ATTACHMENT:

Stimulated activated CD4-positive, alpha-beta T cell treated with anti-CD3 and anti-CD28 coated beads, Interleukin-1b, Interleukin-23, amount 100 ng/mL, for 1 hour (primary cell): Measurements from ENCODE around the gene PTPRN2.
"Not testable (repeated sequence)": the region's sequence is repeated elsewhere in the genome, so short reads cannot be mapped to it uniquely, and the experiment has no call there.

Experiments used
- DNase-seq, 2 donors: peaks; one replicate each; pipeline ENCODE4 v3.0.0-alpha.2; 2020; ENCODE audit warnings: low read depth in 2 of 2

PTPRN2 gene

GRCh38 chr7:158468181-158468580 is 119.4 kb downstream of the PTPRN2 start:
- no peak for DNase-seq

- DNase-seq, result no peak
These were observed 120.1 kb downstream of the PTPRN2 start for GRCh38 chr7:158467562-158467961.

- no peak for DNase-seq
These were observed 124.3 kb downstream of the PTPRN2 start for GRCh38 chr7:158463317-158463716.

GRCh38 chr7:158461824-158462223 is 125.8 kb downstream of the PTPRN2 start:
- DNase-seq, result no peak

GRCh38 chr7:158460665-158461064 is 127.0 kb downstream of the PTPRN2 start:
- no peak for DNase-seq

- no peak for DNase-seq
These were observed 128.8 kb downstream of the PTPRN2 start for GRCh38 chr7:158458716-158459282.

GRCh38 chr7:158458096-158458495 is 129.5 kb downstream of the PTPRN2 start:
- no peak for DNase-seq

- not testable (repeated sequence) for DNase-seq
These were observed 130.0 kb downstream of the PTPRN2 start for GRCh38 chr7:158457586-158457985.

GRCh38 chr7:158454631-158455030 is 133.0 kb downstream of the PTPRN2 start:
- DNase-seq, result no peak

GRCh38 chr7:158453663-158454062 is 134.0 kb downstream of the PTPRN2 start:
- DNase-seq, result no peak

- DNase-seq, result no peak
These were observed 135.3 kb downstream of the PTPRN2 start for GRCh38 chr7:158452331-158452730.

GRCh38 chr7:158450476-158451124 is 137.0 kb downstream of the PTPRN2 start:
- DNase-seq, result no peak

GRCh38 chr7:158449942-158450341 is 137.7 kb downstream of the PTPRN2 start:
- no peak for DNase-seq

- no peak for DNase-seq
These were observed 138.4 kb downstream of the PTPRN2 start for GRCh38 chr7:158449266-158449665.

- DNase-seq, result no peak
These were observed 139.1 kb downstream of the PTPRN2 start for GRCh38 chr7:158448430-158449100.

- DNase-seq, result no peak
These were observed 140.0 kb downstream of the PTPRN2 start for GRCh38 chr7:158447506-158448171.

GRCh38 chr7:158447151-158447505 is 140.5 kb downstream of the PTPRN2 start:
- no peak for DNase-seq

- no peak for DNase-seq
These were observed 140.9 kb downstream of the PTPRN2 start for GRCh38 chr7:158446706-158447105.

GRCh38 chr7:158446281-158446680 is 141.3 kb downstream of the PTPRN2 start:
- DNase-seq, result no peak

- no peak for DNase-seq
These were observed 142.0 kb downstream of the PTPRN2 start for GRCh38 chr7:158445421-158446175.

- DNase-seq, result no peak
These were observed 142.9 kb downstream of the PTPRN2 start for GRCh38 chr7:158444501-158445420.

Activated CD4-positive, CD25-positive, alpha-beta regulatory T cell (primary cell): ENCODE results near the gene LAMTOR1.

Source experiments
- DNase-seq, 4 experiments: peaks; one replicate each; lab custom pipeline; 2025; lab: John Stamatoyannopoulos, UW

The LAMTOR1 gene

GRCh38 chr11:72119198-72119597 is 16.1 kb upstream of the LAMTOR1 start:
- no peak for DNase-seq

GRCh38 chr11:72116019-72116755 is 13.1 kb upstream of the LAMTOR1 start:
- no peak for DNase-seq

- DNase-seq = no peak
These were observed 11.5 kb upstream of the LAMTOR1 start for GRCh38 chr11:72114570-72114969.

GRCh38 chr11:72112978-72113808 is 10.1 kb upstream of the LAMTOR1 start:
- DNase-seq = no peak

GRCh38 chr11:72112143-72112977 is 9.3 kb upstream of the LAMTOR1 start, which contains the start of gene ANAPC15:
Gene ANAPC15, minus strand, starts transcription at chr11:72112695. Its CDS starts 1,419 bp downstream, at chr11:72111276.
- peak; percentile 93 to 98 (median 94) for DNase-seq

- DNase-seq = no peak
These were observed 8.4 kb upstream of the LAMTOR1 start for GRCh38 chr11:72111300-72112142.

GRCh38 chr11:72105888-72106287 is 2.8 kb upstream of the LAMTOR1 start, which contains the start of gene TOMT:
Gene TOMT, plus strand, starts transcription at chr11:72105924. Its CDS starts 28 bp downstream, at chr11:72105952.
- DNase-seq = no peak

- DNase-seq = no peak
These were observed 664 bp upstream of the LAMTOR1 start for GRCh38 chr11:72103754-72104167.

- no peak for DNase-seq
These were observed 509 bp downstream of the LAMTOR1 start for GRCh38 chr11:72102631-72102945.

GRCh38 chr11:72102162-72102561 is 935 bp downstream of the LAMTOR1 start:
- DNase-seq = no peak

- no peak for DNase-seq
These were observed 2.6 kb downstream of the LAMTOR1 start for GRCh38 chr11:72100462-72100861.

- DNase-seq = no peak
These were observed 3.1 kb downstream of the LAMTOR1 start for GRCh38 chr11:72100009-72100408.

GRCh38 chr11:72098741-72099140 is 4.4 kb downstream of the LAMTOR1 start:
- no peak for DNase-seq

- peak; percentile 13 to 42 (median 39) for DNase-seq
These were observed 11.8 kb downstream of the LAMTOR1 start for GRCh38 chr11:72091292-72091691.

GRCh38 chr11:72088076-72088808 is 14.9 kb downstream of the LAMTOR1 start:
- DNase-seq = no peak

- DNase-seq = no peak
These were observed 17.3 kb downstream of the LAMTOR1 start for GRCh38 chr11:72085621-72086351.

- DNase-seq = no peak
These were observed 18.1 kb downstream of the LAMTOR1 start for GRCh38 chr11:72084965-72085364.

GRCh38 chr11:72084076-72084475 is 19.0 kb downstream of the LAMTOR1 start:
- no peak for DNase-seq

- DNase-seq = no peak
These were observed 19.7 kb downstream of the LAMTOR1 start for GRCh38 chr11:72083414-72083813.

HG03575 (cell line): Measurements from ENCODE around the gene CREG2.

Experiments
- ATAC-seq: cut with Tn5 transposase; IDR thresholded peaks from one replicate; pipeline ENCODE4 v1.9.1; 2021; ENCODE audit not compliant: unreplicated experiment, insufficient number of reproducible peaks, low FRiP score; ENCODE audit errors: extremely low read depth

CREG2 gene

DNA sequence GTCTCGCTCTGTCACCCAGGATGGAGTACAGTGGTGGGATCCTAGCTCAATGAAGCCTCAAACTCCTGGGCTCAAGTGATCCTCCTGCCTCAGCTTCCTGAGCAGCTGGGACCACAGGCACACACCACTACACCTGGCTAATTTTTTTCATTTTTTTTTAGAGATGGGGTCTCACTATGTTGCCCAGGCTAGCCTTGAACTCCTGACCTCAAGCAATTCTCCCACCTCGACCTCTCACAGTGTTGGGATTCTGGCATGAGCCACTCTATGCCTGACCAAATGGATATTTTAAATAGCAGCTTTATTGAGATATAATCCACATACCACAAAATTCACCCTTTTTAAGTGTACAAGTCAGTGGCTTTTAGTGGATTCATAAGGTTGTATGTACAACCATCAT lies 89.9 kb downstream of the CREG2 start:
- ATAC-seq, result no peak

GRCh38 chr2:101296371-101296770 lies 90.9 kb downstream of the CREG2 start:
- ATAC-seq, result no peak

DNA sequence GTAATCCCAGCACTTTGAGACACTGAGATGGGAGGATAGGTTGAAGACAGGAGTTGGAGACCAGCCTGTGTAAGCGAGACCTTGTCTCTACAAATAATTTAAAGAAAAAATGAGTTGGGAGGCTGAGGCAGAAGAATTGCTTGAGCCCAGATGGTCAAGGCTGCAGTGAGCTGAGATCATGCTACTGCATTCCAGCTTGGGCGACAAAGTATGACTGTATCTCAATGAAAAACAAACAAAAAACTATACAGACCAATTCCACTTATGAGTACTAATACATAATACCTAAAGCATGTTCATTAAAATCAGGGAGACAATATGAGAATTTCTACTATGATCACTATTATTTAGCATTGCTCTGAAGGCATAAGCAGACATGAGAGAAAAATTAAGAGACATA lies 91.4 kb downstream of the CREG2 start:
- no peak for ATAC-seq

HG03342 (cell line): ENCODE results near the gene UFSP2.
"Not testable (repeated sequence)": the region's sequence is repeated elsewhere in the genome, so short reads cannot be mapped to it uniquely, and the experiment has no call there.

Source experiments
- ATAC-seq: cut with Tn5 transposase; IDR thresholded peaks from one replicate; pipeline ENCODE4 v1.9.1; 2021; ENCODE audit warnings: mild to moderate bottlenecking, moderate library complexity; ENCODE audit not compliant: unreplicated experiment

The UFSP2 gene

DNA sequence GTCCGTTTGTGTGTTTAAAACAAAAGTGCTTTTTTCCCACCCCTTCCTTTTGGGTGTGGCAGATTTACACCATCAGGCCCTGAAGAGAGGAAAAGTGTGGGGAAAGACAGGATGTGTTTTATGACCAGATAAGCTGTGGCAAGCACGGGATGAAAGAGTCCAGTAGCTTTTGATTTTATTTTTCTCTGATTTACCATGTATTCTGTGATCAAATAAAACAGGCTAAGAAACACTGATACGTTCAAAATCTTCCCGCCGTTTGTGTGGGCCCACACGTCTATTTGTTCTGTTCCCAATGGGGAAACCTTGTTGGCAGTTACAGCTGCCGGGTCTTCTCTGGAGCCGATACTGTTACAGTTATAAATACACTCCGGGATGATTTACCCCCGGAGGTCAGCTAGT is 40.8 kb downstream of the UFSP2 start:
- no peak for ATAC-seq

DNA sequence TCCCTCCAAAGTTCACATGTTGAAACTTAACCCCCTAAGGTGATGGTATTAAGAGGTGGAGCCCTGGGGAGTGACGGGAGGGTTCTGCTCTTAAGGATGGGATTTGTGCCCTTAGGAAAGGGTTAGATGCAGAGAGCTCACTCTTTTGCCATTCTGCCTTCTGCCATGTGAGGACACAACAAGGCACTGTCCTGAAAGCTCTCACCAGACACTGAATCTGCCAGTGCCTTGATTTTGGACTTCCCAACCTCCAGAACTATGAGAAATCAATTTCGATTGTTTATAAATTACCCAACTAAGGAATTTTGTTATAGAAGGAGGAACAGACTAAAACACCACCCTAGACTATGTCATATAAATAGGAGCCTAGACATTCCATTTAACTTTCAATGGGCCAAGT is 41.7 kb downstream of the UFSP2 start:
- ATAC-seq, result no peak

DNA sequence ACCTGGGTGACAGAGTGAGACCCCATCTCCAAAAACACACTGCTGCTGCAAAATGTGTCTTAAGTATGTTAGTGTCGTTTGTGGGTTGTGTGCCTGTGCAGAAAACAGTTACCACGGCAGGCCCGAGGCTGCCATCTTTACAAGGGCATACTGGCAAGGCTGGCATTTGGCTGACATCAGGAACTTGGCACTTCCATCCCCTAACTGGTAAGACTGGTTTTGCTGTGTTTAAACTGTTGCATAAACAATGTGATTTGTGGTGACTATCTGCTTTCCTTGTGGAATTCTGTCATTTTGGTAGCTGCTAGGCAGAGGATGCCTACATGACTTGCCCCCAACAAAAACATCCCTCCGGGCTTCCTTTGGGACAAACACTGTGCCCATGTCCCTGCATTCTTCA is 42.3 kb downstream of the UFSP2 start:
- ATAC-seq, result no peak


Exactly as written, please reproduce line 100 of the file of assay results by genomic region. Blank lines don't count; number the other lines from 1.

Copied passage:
DNA sequence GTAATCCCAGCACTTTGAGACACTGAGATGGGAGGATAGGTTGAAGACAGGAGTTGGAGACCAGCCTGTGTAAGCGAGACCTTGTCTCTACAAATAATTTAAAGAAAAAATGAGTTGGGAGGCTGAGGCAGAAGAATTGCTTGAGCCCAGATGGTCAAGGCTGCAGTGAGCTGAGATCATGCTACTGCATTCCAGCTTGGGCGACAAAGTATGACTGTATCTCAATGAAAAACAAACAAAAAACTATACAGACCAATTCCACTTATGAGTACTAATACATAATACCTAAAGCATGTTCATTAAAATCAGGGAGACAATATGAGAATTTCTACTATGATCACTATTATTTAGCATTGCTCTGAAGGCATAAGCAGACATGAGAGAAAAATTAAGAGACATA lies 91.4 kb downstream of the CREG2 start: